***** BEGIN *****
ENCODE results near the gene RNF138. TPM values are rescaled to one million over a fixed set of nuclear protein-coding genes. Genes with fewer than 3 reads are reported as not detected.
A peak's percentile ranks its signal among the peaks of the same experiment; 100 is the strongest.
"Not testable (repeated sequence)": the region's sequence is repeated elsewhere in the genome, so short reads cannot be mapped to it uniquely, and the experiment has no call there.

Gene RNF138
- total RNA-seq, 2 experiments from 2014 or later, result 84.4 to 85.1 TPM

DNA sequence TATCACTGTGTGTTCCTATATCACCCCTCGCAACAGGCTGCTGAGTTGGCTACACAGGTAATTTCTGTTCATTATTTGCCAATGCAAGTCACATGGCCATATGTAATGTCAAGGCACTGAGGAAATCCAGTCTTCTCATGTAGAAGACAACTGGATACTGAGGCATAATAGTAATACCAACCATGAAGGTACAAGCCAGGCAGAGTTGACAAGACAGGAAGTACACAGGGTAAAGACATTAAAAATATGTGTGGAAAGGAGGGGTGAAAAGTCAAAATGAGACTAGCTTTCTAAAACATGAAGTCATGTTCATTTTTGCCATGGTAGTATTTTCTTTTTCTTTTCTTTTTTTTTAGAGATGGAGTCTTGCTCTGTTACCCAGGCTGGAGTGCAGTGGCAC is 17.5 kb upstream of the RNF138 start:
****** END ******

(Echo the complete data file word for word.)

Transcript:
ENCODE results near the gene RNF138. TPM values are rescaled to one million over a fixed set of nuclear protein-coding genes. Genes with fewer than 3 reads are reported as not detected.
A peak's percentile ranks its signal among the peaks of the same experiment; 100 is the strongest.
"Not testable (repeated sequence)": the region's sequence is repeated elsewhere in the genome, so short reads cannot be mapped to it uniquely, and the experiment has no call there.

Gene RNF138
- total RNA-seq, 2 experiments from 2014 or later, result 84.4 to 85.1 TPM

DNA sequence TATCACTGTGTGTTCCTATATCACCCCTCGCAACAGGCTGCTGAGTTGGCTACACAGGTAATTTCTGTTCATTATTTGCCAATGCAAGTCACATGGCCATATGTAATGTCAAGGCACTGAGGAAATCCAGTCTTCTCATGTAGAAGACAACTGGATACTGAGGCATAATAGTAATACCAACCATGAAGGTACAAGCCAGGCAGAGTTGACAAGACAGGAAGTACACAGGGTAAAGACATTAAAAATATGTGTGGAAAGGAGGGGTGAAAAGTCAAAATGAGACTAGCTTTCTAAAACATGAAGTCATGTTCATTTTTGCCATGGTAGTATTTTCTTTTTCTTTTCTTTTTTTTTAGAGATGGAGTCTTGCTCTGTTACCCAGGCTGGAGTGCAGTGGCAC is 17.5 kb upstream of the RNF138 start: